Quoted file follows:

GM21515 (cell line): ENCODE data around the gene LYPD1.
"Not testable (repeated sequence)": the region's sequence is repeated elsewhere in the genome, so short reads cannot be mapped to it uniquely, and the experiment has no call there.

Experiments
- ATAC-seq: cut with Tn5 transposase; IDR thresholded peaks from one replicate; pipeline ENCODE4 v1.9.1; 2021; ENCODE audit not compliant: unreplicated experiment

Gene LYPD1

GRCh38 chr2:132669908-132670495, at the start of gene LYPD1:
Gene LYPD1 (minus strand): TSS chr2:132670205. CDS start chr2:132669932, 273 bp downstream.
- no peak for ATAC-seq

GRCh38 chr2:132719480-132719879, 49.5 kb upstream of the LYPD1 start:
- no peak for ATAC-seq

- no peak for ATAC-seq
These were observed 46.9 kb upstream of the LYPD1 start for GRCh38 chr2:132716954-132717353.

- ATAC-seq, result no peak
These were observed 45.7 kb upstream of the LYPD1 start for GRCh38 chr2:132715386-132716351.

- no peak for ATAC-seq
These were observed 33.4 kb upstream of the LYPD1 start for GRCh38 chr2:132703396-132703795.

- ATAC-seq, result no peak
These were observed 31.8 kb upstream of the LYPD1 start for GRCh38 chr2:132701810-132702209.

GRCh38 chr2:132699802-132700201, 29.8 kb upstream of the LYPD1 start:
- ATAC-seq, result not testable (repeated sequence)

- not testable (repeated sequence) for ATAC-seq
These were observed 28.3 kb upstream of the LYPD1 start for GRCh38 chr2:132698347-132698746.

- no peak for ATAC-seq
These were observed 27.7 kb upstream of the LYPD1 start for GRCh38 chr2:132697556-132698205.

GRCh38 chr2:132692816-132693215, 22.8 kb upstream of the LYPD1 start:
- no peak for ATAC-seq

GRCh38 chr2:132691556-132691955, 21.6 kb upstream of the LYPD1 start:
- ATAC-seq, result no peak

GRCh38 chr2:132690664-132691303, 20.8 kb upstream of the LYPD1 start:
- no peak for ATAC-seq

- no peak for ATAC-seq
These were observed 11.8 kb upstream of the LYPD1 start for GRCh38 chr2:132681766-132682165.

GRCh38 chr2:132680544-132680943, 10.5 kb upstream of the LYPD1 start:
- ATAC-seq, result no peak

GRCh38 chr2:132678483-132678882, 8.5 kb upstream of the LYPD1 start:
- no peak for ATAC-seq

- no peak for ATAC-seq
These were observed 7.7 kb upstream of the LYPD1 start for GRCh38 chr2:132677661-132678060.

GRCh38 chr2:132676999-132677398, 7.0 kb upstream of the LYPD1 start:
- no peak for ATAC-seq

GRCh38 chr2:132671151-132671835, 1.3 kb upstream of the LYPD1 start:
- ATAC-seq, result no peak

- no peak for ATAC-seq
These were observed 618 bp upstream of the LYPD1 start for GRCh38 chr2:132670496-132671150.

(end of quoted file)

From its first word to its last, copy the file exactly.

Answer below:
GM21515 (cell line): ENCODE data around the gene LYPD1.
"Not testable (repeated sequence)": the region's sequence is repeated elsewhere in the genome, so short reads cannot be mapped to it uniquely, and the experiment has no call there.

Experiments
- ATAC-seq: cut with Tn5 transposase; IDR thresholded peaks from one replicate; pipeline ENCODE4 v1.9.1; 2021; ENCODE audit not compliant: unreplicated experiment

Gene LYPD1

GRCh38 chr2:132669908-132670495, at the start of gene LYPD1:
Gene LYPD1 (minus strand): TSS chr2:132670205. CDS start chr2:132669932, 273 bp downstream.
- no peak for ATAC-seq

GRCh38 chr2:132719480-132719879, 49.5 kb upstream of the LYPD1 start:
- no peak for ATAC-seq

- no peak for ATAC-seq
These were observed 46.9 kb upstream of the LYPD1 start for GRCh38 chr2:132716954-132717353.

- ATAC-seq, result no peak
These were observed 45.7 kb upstream of the LYPD1 start for GRCh38 chr2:132715386-132716351.

- no peak for ATAC-seq
These were observed 33.4 kb upstream of the LYPD1 start for GRCh38 chr2:132703396-132703795.

- ATAC-seq, result no peak
These were observed 31.8 kb upstream of the LYPD1 start for GRCh38 chr2:132701810-132702209.

GRCh38 chr2:132699802-132700201, 29.8 kb upstream of the LYPD1 start:
- ATAC-seq, result not testable (repeated sequence)

- not testable (repeated sequence) for ATAC-seq
These were observed 28.3 kb upstream of the LYPD1 start for GRCh38 chr2:132698347-132698746.

- no peak for ATAC-seq
These were observed 27.7 kb upstream of the LYPD1 start for GRCh38 chr2:132697556-132698205.

GRCh38 chr2:132692816-132693215, 22.8 kb upstream of the LYPD1 start:
- no peak for ATAC-seq

GRCh38 chr2:132691556-132691955, 21.6 kb upstream of the LYPD1 start:
- ATAC-seq, result no peak

GRCh38 chr2:132690664-132691303, 20.8 kb upstream of the LYPD1 start:
- no peak for ATAC-seq

- no peak for ATAC-seq
These were observed 11.8 kb upstream of the LYPD1 start for GRCh38 chr2:132681766-132682165.

GRCh38 chr2:132680544-132680943, 10.5 kb upstream of the LYPD1 start:
- ATAC-seq, result no peak

GRCh38 chr2:132678483-132678882, 8.5 kb upstream of the LYPD1 start:
- no peak for ATAC-seq

- no peak for ATAC-seq
These were observed 7.7 kb upstream of the LYPD1 start for GRCh38 chr2:132677661-132678060.

GRCh38 chr2:132676999-132677398, 7.0 kb upstream of the LYPD1 start:
- no peak for ATAC-seq

GRCh38 chr2:132671151-132671835, 1.3 kb upstream of the LYPD1 start:
- ATAC-seq, result no peak

- no peak for ATAC-seq
These were observed 618 bp upstream of the LYPD1 start for GRCh38 chr2:132670496-132671150.